Day 29: More on Systems Thinking and Momentum

After our assessment, we tried some problems and did a little whiteboarding. A few things I learned from my students:

  • When students figure out momentum conservation on their own, they keep rediscovering it, and don't use a shortcut. They will calculate impulse on one object. Then they'd use Newton's Third Law to reason that the impulse on the other object is equal and opposite. And then they'd calculate the velocity of the second object. They'll also write momentum conservation in lots of interesting ways, including m₁∆v₁ = -m₂∆v₂. 
  • On the other hand, they really understand why momentum conservation works. They see that there's no net external force on the system, so they're no impulse on the system. That's why the total momentum doesn't change. I think this is worth it, especially since the biggest drawback is that they solve problems slower, which really isn't a drawback.
  • When students get stuck, they seem to stop. When I ask them to draw an SOS diagram (Sketch-Interaction Diagram-Sketch), they start working and then figure out their own way to solve the problem. It seems that they still don't realize how powerful drawing the picture is. 

Day 28: What Happens to Impulse if You Make the System Bigger?

After teaching the impulse-momentum relationship yesterday, I sent them off last night to try a few problems, telling them only that my new type of diagram for showing momentum transfer was an SOS diagram. The two S's stand for sketch, since, in momentum problems, knowing the direction of the momenta is so important. The O is, again, a interaction diagram (or system schema), where any net (non-negligible) external force will cause an impulse. So, instead of writing the impulse-momentum equation as F∆t=m∆v, we wrote it as mvi + Impulse = mvf.

We had a problem in the homework of two colliding railway cars. Without prompting, my students saw two railway cars as one system, and could figure out that the momentum of the whole system would be the sum of the momenta of the constituent parts. After about ten minutes of solidifying their comments, we were off to lab.

The lab I wanted to do wasn't working, because I couldn't get three PASCO probes work on a USB hub. (I'll detail that lab later when I get it to work.) So, instead, I had students set up their own labs. We put motion detectors on each end of the track, and we learned how to track the velocity of each cart on the track. Then, we learned how to have the computer calculate the momentum of each cart and the total momentum of the system. Then I asked them to break the model. Can you find a situation where there was no net external force but the total momentum changed? They couldn't. Here are some pictures I took of their most creative tries of making a cart-cart system that would break the momentum model:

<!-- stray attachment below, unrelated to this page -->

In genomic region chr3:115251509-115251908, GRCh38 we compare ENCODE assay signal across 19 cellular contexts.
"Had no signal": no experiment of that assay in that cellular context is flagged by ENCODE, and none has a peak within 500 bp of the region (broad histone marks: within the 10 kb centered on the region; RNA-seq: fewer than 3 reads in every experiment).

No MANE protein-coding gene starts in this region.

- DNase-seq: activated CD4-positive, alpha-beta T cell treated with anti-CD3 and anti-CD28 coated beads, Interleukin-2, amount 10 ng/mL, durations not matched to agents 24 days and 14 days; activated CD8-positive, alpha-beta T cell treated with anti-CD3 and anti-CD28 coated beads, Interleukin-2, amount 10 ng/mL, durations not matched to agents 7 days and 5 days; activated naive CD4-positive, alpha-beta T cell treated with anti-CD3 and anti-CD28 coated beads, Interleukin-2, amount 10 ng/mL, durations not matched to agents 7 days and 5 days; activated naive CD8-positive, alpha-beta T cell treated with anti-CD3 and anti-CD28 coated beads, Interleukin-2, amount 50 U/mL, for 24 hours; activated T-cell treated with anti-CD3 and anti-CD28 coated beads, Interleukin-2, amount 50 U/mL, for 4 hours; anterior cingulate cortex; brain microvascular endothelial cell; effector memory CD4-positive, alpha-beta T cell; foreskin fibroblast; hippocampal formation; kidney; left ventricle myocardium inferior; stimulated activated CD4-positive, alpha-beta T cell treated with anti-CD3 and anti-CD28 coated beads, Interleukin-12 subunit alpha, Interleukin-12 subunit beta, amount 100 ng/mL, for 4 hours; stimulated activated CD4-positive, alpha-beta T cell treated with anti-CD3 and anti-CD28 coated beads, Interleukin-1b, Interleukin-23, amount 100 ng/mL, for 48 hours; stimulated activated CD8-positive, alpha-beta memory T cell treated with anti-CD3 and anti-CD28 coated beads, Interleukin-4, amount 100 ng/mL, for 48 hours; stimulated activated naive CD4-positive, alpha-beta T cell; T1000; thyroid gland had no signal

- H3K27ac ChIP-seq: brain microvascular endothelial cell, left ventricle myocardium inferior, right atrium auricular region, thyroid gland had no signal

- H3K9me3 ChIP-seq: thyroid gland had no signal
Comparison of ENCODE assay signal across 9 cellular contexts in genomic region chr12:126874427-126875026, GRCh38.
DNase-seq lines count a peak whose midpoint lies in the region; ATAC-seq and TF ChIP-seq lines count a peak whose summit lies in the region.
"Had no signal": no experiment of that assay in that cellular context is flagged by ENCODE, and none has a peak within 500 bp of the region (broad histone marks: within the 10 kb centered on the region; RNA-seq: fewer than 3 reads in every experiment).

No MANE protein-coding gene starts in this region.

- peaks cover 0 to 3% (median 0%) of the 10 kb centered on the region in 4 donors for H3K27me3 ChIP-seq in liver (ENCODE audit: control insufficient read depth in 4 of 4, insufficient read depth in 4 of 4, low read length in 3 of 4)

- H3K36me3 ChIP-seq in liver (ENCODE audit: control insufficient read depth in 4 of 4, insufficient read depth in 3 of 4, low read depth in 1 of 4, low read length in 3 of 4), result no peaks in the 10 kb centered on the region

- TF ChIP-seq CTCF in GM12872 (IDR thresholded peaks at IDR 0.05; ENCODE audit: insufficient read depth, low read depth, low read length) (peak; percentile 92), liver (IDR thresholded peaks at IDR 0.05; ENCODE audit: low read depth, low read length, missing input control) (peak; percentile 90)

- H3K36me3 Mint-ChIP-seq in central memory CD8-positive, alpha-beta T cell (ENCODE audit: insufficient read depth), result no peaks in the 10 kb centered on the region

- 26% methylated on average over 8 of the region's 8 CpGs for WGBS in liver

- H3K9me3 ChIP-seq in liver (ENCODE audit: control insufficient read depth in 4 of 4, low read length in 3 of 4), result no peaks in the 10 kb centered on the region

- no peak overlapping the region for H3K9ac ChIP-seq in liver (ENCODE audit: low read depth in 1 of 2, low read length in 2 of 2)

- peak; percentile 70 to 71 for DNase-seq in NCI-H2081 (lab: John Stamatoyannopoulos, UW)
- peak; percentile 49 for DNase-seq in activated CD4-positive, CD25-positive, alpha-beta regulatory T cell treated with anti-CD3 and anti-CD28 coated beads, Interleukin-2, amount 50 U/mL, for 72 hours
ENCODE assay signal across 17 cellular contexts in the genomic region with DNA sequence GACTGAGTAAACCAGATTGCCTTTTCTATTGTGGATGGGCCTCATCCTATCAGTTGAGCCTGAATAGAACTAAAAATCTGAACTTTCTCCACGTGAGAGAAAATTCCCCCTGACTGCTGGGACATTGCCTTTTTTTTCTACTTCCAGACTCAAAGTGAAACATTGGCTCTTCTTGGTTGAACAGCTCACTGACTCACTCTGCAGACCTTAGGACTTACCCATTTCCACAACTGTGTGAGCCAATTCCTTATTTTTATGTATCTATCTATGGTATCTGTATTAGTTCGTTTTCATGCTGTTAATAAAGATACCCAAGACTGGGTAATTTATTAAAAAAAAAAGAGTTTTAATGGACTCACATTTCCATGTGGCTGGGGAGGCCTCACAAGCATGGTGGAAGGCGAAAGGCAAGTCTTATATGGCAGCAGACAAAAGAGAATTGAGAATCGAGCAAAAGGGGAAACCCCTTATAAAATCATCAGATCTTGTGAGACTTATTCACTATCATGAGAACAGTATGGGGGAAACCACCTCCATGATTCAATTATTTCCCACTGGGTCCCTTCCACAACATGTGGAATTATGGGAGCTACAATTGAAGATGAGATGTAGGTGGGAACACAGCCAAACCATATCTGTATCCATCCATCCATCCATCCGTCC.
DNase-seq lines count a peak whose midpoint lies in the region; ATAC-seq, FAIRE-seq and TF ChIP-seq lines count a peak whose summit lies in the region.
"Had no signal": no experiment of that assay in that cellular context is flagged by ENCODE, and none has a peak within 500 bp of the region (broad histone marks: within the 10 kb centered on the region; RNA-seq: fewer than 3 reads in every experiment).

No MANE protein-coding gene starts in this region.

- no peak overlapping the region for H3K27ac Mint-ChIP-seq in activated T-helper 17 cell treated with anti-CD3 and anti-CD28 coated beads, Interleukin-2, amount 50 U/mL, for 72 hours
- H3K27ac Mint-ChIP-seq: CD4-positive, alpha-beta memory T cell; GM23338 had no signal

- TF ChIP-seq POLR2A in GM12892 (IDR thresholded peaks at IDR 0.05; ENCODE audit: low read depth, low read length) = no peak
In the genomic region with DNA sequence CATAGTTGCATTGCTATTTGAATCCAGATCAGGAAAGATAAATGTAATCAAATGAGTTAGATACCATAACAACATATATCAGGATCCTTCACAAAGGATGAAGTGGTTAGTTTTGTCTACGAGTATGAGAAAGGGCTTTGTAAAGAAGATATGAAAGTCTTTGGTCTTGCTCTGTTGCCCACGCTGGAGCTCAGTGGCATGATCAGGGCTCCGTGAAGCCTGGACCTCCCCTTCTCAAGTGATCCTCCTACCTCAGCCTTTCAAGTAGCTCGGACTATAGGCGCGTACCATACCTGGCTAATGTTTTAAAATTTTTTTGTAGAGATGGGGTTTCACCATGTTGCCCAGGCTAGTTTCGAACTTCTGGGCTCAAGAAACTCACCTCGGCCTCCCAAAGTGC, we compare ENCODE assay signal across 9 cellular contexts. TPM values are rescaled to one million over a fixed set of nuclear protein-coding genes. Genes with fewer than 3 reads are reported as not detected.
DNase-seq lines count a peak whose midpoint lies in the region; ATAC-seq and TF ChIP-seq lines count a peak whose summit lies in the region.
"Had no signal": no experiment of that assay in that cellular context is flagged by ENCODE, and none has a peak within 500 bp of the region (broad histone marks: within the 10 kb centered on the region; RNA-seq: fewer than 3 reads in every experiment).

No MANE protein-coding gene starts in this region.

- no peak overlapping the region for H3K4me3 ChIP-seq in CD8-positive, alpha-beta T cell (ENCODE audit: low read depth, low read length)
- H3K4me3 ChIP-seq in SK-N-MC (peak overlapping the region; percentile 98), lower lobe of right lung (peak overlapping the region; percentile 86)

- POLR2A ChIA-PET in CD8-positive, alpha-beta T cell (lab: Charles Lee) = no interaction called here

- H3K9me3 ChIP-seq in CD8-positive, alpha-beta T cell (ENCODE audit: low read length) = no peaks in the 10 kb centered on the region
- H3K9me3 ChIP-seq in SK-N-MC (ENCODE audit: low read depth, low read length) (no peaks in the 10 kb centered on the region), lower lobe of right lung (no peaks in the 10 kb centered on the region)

Day 27: An Energy Experiment Gone Wrong (and Right)

I've done this lab, in various forms, at least ten times. I remember when Cathy Abbot, my physics mentor at Lexington High School, set up the scenario of bungee jumping over Yam Lake to appease the Yam gods. I've modified it many times, always trying to get it better. It's a model deployment lab; where should you drop a mass hooked to a spring so that it hits the surface of a pan of water but doesn't hit bottom? As a scientist, I expect students to find a model that seemed good, take a few measurements in lab, and then use the model and mathematics to come up with an answer that works in the real world, helping confirm the model.

I teach a class of engineers. I had a group study the model of the experiment in the front, which used a different spring and a different mass, to conclude that the distance from completely unstretched spring to equilibrium point is the the same as the distance from equilibrium point to maximum stretch. I had groups build replicas of the mass they'd have to drop to test, ignoring my instruction not to let anything drop from the spring. They wanted to test. They wanted to combine our physical models with approximations that work.

I'm impressed with their problem solving skills. But I'll never have any masses available when students do this lab in the future.

Day 26: Building the Momentum Transfer Model

We're finally ready to figure out what happens when you give an object a little push! Since last time we looked into the area of the force-position graph, this time, since the force hardly acts over any distance, we could look at the area of the force-time graph. A bigger force would do more, and so would more time that the force was applied. So, what does the area of the force-time graph tell us? We think it has something to do with the initial velocity of the cart, or the final velocity of the cart, or something.

So, we were off into lab. There were lots of different approaches. Some groups changed what surface was on the force probe. Other groups tried different initial velocities of the car. One group was sure that the average velocity predicts the area of the force-time graph.